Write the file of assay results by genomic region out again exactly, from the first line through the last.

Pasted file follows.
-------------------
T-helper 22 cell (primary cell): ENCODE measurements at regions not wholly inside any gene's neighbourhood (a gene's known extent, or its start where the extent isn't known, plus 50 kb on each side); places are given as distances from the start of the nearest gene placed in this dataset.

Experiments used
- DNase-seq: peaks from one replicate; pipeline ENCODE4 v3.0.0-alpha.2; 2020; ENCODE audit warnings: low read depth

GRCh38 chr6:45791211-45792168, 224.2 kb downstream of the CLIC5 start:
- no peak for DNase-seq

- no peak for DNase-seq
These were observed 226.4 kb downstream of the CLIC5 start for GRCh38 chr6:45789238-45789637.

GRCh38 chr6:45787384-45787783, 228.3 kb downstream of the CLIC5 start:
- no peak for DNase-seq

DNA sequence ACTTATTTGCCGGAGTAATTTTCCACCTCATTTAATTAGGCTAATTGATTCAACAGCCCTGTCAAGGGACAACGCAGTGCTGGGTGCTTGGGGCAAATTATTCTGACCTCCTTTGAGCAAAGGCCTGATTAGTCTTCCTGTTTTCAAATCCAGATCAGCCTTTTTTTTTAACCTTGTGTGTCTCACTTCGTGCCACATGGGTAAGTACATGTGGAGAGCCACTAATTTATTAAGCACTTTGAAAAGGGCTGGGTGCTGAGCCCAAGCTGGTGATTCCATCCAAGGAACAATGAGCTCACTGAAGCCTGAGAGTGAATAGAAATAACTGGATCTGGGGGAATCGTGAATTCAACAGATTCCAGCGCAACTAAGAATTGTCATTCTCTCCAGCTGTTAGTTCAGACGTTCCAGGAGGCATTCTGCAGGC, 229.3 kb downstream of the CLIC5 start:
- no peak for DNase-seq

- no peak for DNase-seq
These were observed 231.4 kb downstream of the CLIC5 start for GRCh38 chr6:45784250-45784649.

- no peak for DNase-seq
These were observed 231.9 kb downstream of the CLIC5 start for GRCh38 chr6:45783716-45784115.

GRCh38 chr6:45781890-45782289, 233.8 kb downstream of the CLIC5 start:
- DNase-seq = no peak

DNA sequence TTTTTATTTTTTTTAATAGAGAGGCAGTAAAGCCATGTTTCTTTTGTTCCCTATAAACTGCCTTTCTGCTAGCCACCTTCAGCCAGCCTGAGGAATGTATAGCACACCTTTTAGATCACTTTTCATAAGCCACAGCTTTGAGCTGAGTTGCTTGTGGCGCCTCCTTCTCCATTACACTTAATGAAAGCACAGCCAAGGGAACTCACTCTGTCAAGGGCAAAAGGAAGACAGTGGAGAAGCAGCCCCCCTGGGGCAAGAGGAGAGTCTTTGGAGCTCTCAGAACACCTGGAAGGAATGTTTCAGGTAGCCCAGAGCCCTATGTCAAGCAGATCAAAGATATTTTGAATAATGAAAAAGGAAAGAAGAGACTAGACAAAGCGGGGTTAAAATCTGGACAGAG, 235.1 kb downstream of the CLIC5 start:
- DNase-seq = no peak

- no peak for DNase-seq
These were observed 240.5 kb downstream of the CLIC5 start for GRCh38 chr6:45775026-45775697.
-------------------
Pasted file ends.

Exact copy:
T-helper 22 cell (primary cell): ENCODE measurements at regions not wholly inside any gene's neighbourhood (a gene's known extent, or its start where the extent isn't known, plus 50 kb on each side); places are given as distances from the start of the nearest gene placed in this dataset.

Experiments used
- DNase-seq: peaks from one replicate; pipeline ENCODE4 v3.0.0-alpha.2; 2020; ENCODE audit warnings: low read depth

GRCh38 chr6:45791211-45792168, 224.2 kb downstream of the CLIC5 start:
- no peak for DNase-seq

- no peak for DNase-seq
These were observed 226.4 kb downstream of the CLIC5 start for GRCh38 chr6:45789238-45789637.

GRCh38 chr6:45787384-45787783, 228.3 kb downstream of the CLIC5 start:
- no peak for DNase-seq

DNA sequence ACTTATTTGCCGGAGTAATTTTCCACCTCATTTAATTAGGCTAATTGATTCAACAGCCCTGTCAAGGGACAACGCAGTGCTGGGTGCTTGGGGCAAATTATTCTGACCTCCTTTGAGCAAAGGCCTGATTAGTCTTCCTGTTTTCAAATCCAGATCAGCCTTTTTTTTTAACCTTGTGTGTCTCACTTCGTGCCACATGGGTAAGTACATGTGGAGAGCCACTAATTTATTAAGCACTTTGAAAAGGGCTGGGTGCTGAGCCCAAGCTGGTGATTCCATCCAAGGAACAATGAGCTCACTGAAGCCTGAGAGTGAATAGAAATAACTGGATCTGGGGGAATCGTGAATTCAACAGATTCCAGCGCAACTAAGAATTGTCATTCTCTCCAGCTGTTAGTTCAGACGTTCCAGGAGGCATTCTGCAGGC, 229.3 kb downstream of the CLIC5 start:
- no peak for DNase-seq

- no peak for DNase-seq
These were observed 231.4 kb downstream of the CLIC5 start for GRCh38 chr6:45784250-45784649.

- no peak for DNase-seq
These were observed 231.9 kb downstream of the CLIC5 start for GRCh38 chr6:45783716-45784115.

GRCh38 chr6:45781890-45782289, 233.8 kb downstream of the CLIC5 start:
- DNase-seq = no peak

DNA sequence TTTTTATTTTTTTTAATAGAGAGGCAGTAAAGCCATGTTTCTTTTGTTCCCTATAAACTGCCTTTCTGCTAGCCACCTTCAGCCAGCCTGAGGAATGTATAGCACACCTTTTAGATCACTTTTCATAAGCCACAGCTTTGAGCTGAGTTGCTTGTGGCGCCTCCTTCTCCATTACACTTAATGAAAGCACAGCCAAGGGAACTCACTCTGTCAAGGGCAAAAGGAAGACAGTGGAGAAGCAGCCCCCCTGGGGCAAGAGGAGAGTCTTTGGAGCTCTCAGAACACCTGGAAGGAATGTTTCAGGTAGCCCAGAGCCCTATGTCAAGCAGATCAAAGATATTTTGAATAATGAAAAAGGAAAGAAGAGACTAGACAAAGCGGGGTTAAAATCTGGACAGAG, 235.1 kb downstream of the CLIC5 start:
- DNase-seq = no peak

- no peak for DNase-seq
These were observed 240.5 kb downstream of the CLIC5 start for GRCh38 chr6:45775026-45775697.